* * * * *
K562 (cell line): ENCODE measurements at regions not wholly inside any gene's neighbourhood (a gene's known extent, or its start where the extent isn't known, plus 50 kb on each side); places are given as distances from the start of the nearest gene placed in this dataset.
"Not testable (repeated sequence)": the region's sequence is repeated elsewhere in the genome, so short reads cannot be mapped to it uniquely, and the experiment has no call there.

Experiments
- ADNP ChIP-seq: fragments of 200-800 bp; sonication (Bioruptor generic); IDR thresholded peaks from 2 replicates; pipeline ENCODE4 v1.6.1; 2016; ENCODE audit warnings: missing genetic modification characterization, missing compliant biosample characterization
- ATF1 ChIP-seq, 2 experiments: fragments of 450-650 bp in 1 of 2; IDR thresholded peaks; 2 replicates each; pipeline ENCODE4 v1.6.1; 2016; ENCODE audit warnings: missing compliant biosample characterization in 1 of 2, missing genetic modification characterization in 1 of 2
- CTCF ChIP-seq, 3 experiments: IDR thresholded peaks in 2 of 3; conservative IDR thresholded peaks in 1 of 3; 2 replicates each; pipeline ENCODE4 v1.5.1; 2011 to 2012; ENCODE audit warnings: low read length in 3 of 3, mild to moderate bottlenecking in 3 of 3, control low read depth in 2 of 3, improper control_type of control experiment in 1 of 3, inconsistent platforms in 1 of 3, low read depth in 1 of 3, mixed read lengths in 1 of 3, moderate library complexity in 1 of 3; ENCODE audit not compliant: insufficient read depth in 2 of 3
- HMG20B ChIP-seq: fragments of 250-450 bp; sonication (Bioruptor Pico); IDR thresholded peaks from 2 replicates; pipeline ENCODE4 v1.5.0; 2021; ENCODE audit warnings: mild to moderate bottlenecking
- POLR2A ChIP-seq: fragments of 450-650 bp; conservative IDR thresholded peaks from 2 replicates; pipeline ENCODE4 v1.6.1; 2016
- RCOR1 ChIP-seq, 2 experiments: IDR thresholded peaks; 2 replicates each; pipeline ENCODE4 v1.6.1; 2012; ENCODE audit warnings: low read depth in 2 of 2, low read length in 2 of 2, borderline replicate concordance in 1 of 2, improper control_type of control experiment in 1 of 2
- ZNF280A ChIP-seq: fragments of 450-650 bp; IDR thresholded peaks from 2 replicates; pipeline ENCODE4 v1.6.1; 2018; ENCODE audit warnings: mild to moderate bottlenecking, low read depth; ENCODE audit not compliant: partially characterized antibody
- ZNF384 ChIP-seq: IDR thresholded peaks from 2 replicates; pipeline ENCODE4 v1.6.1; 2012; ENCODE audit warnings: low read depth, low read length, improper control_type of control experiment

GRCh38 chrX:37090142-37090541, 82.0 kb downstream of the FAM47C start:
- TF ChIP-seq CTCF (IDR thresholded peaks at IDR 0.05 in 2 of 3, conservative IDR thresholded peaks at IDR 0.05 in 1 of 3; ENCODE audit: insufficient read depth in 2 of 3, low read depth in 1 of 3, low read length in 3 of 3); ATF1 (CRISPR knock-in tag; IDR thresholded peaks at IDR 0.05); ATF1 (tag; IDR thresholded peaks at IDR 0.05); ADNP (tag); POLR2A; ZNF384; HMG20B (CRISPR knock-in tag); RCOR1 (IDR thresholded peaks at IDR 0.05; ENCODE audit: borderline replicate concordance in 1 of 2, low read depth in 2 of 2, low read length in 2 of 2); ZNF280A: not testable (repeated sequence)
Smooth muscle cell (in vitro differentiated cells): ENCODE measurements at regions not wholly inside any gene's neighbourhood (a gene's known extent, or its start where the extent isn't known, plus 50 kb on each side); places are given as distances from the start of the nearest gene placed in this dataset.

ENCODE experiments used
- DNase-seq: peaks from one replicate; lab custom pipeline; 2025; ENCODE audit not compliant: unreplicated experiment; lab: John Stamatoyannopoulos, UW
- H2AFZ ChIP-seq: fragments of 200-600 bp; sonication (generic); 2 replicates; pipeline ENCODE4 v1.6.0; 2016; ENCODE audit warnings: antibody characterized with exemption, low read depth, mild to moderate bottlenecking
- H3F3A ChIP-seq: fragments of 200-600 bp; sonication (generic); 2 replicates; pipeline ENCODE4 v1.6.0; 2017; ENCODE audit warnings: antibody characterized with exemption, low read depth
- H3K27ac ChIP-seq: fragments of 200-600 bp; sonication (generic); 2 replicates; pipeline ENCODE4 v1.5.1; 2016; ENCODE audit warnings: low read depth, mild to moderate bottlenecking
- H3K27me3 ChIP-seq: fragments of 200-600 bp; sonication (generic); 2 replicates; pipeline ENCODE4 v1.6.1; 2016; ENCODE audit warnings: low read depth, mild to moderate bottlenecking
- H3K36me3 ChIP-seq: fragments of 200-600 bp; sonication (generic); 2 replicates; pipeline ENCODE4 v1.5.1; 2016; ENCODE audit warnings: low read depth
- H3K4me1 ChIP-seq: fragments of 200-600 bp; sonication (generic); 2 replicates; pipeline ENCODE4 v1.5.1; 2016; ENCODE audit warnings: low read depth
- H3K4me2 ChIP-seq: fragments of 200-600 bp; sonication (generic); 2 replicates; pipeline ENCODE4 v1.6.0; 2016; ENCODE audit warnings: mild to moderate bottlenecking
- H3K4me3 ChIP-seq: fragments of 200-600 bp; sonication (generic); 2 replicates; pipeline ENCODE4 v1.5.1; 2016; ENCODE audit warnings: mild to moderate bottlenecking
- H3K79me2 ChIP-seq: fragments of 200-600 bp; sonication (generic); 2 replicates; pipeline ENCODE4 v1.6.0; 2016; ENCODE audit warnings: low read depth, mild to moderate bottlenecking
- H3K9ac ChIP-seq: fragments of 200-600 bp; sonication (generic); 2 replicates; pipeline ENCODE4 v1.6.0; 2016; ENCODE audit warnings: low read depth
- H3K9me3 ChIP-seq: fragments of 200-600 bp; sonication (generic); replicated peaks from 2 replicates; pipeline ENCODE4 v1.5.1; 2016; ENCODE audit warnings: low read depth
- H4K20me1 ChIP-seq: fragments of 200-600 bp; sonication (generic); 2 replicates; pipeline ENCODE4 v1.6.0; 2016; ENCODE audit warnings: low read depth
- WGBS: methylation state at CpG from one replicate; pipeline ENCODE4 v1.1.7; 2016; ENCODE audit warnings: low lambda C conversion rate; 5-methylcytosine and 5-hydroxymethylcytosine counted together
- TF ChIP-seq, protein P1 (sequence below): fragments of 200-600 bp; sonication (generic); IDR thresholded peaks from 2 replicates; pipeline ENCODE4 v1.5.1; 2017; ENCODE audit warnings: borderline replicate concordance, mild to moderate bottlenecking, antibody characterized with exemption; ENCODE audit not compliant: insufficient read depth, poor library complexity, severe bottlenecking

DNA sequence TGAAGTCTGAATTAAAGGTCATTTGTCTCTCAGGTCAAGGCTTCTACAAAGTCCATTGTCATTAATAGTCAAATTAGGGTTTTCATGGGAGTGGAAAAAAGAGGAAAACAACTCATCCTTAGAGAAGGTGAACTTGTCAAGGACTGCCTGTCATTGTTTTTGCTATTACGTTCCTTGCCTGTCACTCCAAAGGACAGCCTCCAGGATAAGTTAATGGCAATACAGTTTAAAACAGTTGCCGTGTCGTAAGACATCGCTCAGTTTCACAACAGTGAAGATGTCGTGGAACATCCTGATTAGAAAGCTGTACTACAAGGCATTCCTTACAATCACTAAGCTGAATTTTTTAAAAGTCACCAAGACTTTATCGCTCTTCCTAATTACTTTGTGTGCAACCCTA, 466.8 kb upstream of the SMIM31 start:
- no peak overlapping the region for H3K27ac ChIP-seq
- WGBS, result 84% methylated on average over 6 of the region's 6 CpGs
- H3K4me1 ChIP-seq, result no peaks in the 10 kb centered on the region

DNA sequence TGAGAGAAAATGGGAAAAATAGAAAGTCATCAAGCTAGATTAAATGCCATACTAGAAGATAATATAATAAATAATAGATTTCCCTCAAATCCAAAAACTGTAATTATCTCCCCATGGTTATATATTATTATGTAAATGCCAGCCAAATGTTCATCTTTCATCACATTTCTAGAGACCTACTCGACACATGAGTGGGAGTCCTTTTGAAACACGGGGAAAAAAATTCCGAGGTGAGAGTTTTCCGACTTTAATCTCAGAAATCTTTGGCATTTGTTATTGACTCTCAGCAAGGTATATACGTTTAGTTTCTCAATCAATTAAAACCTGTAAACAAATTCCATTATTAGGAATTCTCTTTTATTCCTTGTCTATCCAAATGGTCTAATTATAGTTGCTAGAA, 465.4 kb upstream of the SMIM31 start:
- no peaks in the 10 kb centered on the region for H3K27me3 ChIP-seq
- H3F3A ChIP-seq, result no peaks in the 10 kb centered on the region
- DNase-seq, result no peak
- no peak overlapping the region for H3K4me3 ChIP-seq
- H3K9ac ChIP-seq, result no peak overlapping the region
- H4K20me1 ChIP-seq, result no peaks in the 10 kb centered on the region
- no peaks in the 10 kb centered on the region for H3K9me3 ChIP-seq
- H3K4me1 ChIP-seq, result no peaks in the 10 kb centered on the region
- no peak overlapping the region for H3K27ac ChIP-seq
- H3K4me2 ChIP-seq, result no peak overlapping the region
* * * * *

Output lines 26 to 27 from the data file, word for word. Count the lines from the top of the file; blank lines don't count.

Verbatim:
- H3K9ac ChIP-seq: fragments of 200-600 bp; sonication (generic); 2 replicates; pipeline ENCODE4 v1.6.0; 2016; ENCODE audit warnings: low read depth
- H3K9me3 ChIP-seq: fragments of 200-600 bp; sonication (generic); replicated peaks from 2 replicates; pipeline ENCODE4 v1.5.1; 2016; ENCODE audit warnings: low read depth